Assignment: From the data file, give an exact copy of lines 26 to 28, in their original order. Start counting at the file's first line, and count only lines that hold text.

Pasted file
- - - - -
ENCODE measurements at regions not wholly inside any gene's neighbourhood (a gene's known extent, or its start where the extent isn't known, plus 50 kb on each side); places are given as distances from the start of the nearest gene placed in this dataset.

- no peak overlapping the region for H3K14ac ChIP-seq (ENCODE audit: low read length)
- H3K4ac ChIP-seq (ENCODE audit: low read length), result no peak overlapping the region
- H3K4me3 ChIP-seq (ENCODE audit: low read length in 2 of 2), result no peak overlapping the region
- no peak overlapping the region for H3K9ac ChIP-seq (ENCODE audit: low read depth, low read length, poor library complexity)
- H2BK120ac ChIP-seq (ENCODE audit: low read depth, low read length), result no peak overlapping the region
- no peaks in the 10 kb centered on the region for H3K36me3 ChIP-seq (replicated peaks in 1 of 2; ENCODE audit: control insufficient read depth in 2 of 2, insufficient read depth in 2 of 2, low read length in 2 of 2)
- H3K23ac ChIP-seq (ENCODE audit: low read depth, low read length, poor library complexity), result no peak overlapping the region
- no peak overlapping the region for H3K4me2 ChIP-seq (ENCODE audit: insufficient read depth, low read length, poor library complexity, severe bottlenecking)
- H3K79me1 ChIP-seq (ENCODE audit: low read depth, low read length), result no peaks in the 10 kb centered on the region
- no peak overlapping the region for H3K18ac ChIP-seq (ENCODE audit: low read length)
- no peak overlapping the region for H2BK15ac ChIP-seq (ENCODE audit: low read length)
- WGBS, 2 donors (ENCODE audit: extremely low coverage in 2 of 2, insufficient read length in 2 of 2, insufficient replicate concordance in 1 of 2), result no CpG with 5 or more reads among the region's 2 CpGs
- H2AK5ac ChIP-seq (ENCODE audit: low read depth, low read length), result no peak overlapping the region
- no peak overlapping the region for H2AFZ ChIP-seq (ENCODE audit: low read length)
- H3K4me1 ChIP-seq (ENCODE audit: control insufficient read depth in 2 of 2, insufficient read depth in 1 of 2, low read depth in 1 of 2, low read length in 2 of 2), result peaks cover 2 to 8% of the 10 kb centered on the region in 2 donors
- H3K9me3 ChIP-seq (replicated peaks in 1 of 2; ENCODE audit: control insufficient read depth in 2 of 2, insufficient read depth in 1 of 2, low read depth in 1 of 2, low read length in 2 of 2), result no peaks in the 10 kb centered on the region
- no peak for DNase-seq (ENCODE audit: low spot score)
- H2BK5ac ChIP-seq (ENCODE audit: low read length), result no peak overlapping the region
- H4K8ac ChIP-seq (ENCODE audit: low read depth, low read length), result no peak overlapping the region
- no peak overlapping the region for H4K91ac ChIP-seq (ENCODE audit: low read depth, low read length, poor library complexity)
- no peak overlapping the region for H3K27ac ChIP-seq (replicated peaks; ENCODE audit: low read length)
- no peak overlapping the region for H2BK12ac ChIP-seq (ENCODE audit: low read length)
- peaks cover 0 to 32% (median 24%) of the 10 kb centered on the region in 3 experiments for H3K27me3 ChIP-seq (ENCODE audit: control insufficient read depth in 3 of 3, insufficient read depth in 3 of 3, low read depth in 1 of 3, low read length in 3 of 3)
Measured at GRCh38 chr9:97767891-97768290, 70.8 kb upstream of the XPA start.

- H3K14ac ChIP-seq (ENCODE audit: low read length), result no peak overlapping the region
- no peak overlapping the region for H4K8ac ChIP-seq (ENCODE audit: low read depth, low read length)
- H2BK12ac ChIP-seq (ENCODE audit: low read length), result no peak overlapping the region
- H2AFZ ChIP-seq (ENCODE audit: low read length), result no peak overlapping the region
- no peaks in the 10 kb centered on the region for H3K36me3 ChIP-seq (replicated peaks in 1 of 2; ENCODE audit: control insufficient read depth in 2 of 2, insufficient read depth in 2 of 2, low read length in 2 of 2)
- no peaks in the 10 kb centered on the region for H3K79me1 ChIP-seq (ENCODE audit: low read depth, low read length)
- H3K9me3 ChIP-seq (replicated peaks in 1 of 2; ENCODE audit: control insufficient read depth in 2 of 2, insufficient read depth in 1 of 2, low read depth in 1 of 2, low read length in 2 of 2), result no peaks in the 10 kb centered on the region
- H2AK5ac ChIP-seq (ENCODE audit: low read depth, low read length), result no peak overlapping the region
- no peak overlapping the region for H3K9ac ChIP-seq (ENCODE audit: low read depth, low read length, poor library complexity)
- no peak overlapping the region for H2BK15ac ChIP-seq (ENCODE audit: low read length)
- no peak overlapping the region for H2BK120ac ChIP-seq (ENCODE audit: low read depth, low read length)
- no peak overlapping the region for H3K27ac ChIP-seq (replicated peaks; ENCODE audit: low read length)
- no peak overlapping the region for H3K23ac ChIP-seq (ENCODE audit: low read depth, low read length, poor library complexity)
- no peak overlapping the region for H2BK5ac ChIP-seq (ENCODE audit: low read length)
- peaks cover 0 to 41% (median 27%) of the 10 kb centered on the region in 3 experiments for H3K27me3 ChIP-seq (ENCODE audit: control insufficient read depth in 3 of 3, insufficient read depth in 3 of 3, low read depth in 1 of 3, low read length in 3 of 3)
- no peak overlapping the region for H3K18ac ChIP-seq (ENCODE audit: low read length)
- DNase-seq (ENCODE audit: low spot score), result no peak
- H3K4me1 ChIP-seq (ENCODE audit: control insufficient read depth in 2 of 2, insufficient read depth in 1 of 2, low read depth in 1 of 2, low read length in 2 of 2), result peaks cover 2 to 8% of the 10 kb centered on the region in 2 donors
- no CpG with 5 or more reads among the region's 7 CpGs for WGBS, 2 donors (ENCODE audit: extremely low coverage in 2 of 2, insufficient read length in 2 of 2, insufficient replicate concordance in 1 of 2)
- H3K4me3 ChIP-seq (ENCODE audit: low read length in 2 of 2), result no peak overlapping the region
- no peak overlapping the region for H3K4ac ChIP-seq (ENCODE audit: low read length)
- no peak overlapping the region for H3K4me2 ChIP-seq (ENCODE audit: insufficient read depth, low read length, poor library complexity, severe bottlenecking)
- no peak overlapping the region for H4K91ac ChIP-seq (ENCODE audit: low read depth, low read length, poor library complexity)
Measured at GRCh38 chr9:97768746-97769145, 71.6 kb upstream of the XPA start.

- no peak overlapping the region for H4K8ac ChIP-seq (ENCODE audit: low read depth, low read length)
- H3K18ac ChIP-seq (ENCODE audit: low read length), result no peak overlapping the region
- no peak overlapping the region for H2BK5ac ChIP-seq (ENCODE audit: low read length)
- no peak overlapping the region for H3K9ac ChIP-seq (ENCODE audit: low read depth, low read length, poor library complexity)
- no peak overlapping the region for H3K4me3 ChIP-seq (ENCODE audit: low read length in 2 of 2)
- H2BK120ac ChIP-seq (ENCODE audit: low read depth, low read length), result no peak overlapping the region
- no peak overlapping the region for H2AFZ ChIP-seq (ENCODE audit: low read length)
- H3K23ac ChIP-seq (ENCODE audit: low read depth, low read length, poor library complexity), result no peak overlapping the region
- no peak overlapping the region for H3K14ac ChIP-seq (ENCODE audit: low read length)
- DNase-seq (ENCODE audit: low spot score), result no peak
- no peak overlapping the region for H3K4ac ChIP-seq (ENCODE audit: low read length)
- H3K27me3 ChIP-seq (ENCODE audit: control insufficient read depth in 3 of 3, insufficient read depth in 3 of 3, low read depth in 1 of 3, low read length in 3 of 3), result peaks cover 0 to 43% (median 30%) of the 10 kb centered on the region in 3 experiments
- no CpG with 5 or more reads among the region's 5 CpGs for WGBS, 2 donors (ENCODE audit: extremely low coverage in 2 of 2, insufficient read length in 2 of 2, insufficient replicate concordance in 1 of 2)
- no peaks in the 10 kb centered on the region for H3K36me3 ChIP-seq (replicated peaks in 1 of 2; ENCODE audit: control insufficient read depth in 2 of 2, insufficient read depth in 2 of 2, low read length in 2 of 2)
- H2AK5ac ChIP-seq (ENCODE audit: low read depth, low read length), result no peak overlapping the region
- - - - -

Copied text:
- H3K14ac ChIP-seq (ENCODE audit: low read length), result no peak overlapping the region
- no peak overlapping the region for H4K8ac ChIP-seq (ENCODE audit: low read depth, low read length)
- H2BK12ac ChIP-seq (ENCODE audit: low read length), result no peak overlapping the region